It may seem a long time off, but should the United States and Russia find the political will to enact deep cuts in their nuclear arsenals, multilateral negotiations with the other nuclear weapons states, including China, would be the next step on the slow path towards elimination. In anticipation of that possibility, technical experts from China and the United States presented preliminary work on technologies that would allow parties to keep track of each other’s nuclear warheads without revealing sensitive design information to other parties. Many U.S. analysts criticize China for a supposed lack of willingness to engage in official discussions about multilateral reductions, seemingly unaware that at the technical level there are personnel within the Chinese nuclear weapons laboratories who have been preparing for these discussions—in concert with their U.S. counterparts—for quite a long time.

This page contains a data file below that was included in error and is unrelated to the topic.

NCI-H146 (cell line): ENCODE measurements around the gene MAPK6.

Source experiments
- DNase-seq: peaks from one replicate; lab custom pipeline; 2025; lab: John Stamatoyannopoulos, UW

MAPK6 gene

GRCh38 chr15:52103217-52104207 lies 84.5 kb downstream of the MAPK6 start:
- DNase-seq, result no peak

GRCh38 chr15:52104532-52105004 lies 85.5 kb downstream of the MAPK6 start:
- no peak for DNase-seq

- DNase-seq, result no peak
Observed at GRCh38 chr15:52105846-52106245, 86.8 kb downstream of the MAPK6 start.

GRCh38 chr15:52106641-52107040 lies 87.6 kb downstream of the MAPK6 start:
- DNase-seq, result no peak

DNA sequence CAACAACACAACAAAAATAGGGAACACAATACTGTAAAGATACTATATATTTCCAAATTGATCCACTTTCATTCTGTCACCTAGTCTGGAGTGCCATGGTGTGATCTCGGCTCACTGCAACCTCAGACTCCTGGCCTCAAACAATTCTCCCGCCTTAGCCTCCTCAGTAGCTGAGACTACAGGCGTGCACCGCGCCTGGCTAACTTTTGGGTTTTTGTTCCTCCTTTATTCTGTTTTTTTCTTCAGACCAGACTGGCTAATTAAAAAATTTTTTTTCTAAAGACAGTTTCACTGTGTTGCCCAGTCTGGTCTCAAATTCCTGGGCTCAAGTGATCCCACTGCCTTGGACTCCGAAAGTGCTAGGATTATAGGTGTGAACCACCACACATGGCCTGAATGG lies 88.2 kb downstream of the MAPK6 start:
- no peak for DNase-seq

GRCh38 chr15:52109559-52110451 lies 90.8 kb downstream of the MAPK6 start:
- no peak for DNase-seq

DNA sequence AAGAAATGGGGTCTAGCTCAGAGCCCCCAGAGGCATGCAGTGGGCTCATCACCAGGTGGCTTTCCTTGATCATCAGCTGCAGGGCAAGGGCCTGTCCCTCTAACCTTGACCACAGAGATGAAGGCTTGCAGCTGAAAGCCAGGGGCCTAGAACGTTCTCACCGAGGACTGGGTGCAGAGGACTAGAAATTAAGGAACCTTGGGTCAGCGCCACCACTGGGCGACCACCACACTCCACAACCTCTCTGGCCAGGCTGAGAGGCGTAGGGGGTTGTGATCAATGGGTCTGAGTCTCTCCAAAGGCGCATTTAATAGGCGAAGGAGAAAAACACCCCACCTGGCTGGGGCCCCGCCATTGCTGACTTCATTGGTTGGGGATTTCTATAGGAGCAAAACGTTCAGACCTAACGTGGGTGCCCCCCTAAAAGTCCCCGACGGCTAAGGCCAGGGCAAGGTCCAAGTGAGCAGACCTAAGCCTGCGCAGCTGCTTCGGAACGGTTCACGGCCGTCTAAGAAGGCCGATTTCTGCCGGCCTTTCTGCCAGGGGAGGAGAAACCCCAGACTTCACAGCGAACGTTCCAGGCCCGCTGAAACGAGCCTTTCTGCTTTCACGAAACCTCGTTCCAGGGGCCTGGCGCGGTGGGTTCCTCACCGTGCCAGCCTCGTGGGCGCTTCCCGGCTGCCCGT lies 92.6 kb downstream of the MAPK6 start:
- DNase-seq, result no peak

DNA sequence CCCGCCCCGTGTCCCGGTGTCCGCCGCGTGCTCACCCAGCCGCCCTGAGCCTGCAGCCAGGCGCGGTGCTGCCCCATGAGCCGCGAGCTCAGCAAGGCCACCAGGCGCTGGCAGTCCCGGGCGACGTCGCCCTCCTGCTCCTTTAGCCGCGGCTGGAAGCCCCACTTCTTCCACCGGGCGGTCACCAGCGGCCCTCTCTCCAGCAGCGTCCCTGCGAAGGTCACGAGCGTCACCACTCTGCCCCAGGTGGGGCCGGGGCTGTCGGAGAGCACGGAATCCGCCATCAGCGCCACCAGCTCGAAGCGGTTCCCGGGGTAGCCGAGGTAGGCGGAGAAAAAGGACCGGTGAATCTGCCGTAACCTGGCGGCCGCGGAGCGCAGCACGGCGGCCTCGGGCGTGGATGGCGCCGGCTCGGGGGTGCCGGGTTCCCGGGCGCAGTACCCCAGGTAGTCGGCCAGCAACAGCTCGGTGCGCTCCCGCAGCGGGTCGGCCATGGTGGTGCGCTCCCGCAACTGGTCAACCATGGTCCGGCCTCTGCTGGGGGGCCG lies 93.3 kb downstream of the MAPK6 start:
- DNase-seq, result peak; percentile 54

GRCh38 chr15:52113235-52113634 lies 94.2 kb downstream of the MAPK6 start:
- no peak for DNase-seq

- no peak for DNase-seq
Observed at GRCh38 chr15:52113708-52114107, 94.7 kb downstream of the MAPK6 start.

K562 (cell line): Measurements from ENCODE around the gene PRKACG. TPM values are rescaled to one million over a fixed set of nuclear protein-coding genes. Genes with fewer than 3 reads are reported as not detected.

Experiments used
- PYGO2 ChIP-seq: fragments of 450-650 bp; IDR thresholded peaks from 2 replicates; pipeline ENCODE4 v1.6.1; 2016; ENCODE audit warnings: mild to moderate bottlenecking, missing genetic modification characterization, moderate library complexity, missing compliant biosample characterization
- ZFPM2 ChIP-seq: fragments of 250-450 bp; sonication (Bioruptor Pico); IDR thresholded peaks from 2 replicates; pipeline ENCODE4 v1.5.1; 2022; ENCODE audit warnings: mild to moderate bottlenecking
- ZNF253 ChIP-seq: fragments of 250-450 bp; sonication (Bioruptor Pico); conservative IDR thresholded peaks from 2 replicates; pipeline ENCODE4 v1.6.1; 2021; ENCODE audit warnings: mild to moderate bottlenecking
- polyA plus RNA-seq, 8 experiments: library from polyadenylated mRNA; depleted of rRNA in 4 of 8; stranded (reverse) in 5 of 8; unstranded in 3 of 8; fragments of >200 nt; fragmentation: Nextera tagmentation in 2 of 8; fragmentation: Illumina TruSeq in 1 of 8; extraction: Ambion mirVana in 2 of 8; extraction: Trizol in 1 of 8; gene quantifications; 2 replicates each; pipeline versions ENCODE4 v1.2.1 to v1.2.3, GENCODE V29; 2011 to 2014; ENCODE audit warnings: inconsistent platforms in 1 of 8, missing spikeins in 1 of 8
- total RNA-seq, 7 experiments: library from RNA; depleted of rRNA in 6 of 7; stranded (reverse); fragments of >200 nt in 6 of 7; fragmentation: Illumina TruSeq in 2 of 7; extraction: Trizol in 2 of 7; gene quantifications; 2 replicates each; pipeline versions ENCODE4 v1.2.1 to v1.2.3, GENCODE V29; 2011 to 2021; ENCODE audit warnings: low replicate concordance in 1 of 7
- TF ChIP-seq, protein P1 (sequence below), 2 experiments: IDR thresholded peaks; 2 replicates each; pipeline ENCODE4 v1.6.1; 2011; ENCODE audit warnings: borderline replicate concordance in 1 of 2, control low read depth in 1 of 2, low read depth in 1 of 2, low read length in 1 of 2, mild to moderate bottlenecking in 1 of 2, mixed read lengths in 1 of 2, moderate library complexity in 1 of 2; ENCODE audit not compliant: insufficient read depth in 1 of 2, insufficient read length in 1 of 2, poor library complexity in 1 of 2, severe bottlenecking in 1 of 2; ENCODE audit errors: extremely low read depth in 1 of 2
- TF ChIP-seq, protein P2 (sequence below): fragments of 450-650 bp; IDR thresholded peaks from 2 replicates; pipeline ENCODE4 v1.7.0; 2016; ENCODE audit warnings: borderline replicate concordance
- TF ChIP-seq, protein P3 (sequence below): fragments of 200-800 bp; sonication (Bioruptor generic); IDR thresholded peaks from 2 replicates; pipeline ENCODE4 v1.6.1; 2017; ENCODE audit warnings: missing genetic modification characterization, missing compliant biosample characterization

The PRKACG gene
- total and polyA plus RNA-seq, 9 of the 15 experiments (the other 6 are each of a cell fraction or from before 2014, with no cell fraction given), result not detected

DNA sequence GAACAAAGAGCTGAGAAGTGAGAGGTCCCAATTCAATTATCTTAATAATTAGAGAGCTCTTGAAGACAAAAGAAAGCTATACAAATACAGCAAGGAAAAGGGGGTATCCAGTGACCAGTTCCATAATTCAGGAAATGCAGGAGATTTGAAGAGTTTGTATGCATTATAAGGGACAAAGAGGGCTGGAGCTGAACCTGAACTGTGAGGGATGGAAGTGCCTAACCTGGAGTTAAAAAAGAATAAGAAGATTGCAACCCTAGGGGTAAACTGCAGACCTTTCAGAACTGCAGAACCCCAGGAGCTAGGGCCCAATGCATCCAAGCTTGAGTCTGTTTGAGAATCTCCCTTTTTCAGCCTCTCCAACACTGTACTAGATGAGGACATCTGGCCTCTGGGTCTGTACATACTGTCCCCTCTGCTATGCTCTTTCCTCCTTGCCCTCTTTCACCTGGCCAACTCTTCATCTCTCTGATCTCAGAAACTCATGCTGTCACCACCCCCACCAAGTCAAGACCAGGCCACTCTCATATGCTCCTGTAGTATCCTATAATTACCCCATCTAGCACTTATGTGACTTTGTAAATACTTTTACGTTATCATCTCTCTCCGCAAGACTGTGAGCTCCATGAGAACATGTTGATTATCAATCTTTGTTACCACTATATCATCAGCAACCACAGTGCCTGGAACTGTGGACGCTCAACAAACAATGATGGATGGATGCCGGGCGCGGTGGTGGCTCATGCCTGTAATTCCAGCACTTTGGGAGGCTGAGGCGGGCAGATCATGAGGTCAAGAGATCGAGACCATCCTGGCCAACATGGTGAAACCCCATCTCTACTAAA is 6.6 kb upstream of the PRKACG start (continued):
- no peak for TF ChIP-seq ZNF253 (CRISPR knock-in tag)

China Puts The Breaks on Reprocessing

A more immediate problem discussed at the Hangzhou conference was the inescapable relationship between nuclear energy and nuclear weapons. Experts from Japan presented lessons learned from Japan’s early commitment to reprocess spent nuclear fuel. Japan started reprocessing in the hope that the extracted plutonium could be used to power fast breeder reactors. Yet despite decades of research and development, efforts to create a useable breeder reactor failed and Japan accumulated an enormous stockpile of plutonium. Although originally envisioned as an economical and efficient means to utilize limited nuclear fuel supplies, the Japanese participants presented evidence the decision to reprocess was a colossal economic failure. Japan also suffers the political cost of suspicions, circulated both in China and in the United States, that its decision to reprocess is connected to a desire to produce its own nuclear weapons.